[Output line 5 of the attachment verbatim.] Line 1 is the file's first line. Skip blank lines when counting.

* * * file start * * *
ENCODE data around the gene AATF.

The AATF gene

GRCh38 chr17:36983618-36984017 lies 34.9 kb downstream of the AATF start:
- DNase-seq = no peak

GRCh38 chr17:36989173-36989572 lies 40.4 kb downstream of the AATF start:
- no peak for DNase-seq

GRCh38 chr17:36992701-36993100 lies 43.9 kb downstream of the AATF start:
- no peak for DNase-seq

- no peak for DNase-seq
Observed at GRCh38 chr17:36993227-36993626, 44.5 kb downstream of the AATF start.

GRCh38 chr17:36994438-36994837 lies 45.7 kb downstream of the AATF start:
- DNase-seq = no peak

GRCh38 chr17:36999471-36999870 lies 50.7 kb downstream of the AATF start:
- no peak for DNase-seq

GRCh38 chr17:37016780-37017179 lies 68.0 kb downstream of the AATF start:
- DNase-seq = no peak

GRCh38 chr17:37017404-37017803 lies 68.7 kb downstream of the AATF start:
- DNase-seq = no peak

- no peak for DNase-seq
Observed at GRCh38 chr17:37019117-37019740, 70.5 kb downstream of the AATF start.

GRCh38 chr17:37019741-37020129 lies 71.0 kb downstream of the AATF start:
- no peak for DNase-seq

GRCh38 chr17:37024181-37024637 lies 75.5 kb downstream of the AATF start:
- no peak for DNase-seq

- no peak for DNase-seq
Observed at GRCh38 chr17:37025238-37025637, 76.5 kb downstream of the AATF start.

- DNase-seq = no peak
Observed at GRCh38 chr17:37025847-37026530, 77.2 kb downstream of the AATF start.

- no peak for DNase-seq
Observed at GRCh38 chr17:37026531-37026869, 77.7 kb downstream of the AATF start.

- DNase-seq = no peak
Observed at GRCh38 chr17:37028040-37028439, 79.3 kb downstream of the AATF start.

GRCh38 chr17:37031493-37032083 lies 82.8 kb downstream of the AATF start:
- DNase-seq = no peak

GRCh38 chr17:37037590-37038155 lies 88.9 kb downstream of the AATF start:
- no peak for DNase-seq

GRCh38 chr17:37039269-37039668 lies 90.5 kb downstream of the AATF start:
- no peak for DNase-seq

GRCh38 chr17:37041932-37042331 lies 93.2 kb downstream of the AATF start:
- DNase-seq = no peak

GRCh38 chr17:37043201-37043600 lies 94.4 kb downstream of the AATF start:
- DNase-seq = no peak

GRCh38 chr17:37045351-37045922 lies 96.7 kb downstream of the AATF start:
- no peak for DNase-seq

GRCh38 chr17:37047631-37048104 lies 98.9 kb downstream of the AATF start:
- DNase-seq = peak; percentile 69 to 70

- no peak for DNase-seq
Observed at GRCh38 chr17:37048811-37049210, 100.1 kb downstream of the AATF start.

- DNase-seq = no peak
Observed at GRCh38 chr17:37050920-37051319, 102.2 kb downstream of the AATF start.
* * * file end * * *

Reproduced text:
GRCh38 chr17:36989173-36989572 lies 40.4 kb downstream of the AATF start: